This curious engraving is printed in an 1853 issue of The Illustrated Magazine of Art, along with an equally curious article. You may read the article for yourself, but the gist of it is this:
A certain John Hanstch of Nuremberg “made chariots which moved by a spring, and went two thousand paces an hour.” The engraving shows Herr Hanstch himself driving the thing. The rest of the short article is mostly filler about how amazed the people of olden times would have been if they could see our steam locomotives of today rocketing across the landscape.
Taking what seems to be the generally accepted estimate of two thousand paces to the mile, the thing moved at a rate of one mile per hour, which is not shockingly fast. In fact, it is about a third of the average person’s walking speed. At least the thing would not be very dangerous to pedestrians. The most decrepit among us could probably have seen it coming in plenty of time to shuffle out of the way.
Now here is the more curious thing: in his admittedly brief and lazy searching, Dr. Boli has not found a single reference to John Hanstch (or Johann Hantzsch, or any of the other variant spellings Dr. Boli could think of) who made clockwork chariots in the 1500s. The only results that come up are this article from this issue of this magazine. The article itself is no help: it gives as the source of its information “several special works upon the history of chariot building, and improvements in locomotion in the fifteenth and following centuries.” That is not very specific, though it sounds scholarly. The engraving leaves us with more questions: if the thing existed, it was so lavishly decorated that it could hardly have been the mechanic’s first attempt. One would not spend so much money—or rather, one’s patron would not spend so much money—on chimeras, seahorse-tailed dogs, and other grotesqueries unless the principle had already been demonstrated satisfactorily.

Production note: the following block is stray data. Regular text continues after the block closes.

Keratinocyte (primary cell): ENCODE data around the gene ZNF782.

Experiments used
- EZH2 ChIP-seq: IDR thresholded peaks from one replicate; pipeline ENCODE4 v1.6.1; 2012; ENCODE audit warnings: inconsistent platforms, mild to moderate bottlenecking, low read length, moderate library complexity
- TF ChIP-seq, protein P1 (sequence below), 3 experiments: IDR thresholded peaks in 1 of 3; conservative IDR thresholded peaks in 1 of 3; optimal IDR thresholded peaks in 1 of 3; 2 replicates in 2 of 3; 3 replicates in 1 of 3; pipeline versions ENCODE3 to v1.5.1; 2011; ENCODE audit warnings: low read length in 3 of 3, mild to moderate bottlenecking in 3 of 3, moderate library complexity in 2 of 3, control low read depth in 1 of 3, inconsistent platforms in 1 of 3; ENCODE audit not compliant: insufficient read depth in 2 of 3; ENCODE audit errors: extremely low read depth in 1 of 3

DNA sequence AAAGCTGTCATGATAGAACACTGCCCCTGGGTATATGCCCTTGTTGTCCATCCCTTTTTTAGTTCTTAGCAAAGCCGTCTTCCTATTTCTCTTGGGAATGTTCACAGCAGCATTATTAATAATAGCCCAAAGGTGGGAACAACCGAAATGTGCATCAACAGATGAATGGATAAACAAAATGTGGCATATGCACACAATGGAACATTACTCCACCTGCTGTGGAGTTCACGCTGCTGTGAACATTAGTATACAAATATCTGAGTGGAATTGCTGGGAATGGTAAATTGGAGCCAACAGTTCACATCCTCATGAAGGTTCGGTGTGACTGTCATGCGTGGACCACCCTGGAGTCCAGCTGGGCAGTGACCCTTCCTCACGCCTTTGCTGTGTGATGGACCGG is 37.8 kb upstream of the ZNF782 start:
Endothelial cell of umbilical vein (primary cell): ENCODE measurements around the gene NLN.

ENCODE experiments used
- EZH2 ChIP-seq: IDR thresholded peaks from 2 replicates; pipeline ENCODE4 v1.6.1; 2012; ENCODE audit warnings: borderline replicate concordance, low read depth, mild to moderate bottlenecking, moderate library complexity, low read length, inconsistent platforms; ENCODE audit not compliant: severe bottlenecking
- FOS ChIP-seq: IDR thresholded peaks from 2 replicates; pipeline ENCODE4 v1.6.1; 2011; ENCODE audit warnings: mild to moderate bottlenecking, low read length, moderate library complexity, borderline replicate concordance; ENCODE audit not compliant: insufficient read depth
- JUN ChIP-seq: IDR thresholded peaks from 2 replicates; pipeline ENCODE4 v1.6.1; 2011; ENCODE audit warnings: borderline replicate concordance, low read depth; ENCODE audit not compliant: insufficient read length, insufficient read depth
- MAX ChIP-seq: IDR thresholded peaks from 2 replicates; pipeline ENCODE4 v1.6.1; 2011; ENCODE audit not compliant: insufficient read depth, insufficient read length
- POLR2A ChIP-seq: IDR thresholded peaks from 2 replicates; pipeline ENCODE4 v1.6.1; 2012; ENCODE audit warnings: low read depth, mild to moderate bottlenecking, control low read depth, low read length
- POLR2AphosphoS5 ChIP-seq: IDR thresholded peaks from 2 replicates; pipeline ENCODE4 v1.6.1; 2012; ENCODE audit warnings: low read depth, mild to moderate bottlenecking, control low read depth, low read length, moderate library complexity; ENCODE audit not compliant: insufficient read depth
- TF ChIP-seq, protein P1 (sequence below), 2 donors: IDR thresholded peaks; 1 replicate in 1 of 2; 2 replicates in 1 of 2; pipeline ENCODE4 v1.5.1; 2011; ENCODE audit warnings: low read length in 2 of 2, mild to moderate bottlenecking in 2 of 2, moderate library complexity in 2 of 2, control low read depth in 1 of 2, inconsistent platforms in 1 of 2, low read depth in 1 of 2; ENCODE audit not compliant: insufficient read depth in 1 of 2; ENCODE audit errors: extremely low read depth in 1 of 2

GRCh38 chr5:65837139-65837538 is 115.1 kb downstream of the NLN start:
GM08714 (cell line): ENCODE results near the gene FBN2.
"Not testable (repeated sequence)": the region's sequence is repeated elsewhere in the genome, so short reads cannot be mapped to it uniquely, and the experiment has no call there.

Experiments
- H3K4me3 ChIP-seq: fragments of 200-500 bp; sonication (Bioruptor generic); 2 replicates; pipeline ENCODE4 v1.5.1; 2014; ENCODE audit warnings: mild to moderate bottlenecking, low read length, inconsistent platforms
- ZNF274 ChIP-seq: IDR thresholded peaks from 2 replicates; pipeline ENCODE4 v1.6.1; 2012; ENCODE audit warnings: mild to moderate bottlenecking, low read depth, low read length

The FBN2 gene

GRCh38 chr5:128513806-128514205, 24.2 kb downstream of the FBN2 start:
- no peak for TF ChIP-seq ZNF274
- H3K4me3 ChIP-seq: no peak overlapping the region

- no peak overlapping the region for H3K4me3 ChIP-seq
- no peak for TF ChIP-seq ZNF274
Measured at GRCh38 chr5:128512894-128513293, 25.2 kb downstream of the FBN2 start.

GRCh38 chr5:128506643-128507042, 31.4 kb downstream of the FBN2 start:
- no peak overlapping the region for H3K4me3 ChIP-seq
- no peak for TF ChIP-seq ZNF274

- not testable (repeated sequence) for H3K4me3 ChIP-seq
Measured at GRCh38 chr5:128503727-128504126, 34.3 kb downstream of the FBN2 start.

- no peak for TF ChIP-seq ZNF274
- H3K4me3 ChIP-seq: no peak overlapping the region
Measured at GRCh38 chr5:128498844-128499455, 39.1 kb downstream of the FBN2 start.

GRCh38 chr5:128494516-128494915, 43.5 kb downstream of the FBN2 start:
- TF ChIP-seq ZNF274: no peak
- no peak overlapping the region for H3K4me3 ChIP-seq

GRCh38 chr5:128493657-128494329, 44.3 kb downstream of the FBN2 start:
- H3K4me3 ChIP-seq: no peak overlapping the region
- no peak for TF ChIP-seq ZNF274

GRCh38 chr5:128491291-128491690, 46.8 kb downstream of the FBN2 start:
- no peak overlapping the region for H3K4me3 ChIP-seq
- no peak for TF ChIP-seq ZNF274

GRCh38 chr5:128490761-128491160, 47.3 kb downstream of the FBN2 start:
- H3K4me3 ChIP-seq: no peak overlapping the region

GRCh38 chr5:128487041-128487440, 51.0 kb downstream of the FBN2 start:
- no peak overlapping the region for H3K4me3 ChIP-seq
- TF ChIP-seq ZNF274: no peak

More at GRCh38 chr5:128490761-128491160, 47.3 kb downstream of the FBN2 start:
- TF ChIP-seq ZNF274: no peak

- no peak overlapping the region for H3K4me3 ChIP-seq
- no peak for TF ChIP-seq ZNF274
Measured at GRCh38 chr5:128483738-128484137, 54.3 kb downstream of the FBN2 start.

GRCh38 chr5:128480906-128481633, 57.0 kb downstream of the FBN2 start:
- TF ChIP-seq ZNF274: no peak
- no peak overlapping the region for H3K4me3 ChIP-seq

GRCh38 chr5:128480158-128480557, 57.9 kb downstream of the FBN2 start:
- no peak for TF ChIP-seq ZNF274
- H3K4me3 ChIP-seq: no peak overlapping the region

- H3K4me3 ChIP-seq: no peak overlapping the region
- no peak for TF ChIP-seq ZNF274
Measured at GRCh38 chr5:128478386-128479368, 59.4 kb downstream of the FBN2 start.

So Dr. Boli puts the question to the Internet at large, or at least to that elite (which is Internet-speak for “small”) group of readers who visit his Magazine: Is there any other record of this sixteenth-century wind-up chariot? Or is this a rather expensive hoax, in which an engraver put considerable effort into a fanciful conception of what a fifteenth-century clockwork chariot would look like if such a thing had existed?